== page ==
Skip to content

The latest findings on otosclerosis

Drawing of a woman silhouette next to a zoomed inner year with a blue no sound icon on top

Researchers from Canada’s Memorial and Western Universities recently identified the first gene linked to otosclerosis, a common cause of progressive hearing loss in adults. This discovery could help develop new drugs and therapies to treat or prevent this condition. Here’s what you need to know about otosclerosis.

What’s otosclerosis?

Otosclerosis is a condition that affects the growth of a tiny bone in the middle ear known as the stapes. This abnormal growth prevents the stapes from vibrating in response to sound waves. These vibrations are what allow you to hear. Therefore, if the stapes can’t vibrate, you may experience mild to severe hearing loss.

What causes otosclerosis?

Experts aren’t entirely sure what causes otosclerosis. However, studies show that otosclerosis typically begins in early to mid-adulthood and is more common in women than in men.

It may be related to a previous measles infection, immune disorders or stress fractures to the bony tissue surrounding the inner ear. Moreover, otosclerosis is often hereditary. In fact, more than half of all people with otosclerosis are born with a gene linked to this condition.

Symptoms of otosclerosis

The most common symptom of otosclerosis is gradual hearing loss. In most cases, people with otosclerosis have hearing loss in both ears. However, approximately 10 to 15 per cent of individuals have hearing loss in one ear. Moreover, it can take months or years to notice a difference in your hearing.

Hearing loss usually makes people speak loudly and struggle to hear when there’s background noise. But, in the early stages of otosclerosis, many people may hear better when talking in loud, busy places. This is because the hearing loss caused by otosclerosis makes it challenging to hear deep sounds. However, people usually speak in raised or high-pitched voices in noisy environments, making them easier to hear.

Additionally, individuals with otosclerosis may experience tinnitus, a condition that causes you to hear ringing, hissing, buzzing or roaring sounds in your head. In fact, four out of five people with otosclerosis have tinnitus. Some people may also experience vertigo, an extreme form of dizziness that makes it feel like you or your surroundings are spinning. This is a rare symptom of otosclerosis. However, it can happen if the condition affects the balance system in your inner ear.

If you have any of the above symptoms, promptly speak with your doctor. You may be referred to an audiologist for a comprehensive hearing evaluation. You may also be advised to see an ear, nose and throat (ENT) doctor for an imaging test to analyze the movement of the stapes within your ear.

How to treat otosclerosis

There’s no cure for otosclerosis. However, many people with this condition wear hearing aids. This doesn’t cure or prevent hearing loss, but it can drastically improve your quality of life. A hearing specialist can tell you about different types of hearing aids and recommend a model that suits your age, budget and lifestyle. For example, in-the-ear (ITE) and invisible-in-canal (IIC) are small and discreet, and some can be worn inside your ear, so they’re not obvious.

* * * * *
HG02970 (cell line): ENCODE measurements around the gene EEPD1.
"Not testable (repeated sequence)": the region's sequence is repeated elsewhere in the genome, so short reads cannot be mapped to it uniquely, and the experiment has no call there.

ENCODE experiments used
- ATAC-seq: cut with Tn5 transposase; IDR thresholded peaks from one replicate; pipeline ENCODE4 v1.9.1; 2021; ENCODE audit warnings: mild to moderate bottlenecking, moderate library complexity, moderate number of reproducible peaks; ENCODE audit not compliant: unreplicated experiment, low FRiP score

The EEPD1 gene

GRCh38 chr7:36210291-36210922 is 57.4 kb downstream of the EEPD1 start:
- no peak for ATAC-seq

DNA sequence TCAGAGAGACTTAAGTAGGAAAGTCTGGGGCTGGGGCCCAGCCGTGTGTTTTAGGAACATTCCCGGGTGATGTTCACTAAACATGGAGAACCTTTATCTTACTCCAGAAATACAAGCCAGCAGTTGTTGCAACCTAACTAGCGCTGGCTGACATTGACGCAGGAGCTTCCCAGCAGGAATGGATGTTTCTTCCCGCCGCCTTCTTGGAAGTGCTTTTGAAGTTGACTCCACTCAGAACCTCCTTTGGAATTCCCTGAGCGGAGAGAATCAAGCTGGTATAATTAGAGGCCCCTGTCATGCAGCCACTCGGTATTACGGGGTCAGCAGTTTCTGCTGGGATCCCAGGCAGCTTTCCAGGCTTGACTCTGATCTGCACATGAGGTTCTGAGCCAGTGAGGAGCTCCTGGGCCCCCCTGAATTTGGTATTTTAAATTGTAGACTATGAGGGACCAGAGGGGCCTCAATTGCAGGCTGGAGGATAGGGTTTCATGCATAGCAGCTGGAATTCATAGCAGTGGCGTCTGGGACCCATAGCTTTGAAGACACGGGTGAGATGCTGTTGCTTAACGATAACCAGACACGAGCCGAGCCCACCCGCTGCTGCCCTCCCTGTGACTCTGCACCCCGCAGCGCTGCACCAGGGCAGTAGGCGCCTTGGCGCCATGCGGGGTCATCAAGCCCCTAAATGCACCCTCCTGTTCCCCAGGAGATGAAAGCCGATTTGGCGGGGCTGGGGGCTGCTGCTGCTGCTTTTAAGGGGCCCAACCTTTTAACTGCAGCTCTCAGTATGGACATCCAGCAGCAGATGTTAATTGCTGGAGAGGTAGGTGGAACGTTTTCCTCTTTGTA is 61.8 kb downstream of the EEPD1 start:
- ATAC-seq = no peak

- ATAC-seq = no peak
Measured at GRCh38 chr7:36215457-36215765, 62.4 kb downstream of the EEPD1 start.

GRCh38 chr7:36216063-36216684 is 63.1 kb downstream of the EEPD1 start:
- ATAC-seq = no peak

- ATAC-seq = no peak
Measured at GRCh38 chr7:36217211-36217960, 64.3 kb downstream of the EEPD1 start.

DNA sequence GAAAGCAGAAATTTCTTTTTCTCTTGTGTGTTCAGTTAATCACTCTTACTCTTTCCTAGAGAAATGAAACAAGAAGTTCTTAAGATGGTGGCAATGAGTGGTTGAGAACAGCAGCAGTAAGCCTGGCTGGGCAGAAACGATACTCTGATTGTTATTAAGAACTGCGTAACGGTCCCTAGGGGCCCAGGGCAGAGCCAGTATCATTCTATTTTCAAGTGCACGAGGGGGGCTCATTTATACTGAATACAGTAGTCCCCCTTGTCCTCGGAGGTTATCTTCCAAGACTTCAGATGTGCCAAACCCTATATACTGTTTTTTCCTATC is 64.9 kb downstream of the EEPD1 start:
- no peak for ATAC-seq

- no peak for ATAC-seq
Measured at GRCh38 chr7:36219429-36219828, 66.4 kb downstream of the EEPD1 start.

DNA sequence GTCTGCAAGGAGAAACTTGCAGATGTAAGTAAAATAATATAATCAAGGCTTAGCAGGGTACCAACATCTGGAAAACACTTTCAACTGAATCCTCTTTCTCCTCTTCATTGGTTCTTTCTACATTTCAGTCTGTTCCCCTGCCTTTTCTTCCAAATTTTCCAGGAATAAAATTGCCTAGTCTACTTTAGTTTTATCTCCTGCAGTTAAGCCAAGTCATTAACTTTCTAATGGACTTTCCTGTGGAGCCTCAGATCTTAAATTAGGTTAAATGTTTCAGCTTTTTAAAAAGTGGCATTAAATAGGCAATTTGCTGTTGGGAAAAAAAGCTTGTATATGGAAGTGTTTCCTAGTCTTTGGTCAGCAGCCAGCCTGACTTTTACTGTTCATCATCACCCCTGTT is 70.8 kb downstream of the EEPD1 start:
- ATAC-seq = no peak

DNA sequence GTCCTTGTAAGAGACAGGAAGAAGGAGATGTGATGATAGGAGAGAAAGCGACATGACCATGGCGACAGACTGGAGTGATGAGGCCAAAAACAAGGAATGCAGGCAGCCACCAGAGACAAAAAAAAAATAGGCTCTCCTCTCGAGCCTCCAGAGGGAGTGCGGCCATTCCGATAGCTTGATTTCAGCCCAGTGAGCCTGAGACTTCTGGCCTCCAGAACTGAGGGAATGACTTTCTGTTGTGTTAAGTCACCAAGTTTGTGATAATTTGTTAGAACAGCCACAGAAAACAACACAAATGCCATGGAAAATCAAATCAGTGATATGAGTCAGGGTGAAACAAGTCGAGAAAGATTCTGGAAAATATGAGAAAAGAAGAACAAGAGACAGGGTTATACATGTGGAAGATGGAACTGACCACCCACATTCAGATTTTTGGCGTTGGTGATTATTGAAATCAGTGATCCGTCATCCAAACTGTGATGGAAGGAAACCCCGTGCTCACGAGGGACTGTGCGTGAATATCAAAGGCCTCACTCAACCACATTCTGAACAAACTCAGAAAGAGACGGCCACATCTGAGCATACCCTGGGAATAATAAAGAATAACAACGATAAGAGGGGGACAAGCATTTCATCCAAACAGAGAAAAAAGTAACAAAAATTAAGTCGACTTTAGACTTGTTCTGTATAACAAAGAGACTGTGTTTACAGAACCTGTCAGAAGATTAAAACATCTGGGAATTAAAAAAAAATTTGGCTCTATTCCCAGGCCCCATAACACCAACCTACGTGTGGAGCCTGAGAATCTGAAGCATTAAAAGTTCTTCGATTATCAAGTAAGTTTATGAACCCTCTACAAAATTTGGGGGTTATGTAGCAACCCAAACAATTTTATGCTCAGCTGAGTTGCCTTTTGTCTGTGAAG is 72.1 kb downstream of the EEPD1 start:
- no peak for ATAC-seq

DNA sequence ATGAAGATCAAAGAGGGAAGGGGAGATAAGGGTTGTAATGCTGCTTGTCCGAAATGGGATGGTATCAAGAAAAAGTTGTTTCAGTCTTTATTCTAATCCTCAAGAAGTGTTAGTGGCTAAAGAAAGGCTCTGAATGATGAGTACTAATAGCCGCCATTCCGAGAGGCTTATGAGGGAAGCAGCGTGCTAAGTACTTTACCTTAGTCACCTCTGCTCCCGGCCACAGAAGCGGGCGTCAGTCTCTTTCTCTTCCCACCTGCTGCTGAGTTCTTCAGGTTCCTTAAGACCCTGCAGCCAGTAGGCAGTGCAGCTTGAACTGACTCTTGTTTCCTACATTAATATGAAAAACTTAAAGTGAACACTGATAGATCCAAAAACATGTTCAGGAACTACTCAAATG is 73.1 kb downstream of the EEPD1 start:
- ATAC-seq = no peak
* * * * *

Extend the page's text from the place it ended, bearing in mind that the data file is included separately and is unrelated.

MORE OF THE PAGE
If your hearing loss is very severe, you may need surgery. The procedure is called a stapedectomy and involves removing the stapes and replacing it with a new, mobile, prosthetic bone. After the surgery, it usually takes about two to four weeks to notice a difference in your hearing. Fortunately, eight out of 10 people report an excellent improvement in their hearing.

The latest research in otosclerosis

Now that scientists know more about the specific gene that triggers bone growth in the ear, therapeutics could be developed to suppress the expression of these triggers and stop otosclerosis from progressing. Researchers also hope that, as pharmacological treatments advance, treatments can be targeted towards the specific gene or pathway that causes the disease.

Hearing specialists in Alberta

If you think you may be suffering from hearing loss due to otosclerosis, the team of audiologists at Soundwave Hearing Care can help. We offer comprehensive hearing tests to help you reach an accurate diagnosis. We also provide various hearing devices, like hearing aids and FM systems. For more information about our products and services, please contact us at one of our locations in Calgary, LethbridgeHigh River or Grande Prairie.

All the blogs are reviewed and edited by our clinic's lead audiologist, Dr. Anne Wooliams. Dr. Woolliams is an experienced audiologist specialized in pediatric audiology, auditory processing, and tinnitus/sound sensitivity therapy. She is dedicated to providing top-notch hearing care and helping her clients improve their language and communication abilities. Dr. Woolliams' expertise in literature and linguistics, combined with her passion for helping people improve their language and communication, make her an incredibly valuable asset in the field of audiology. Learn more about Dr. Woolliams.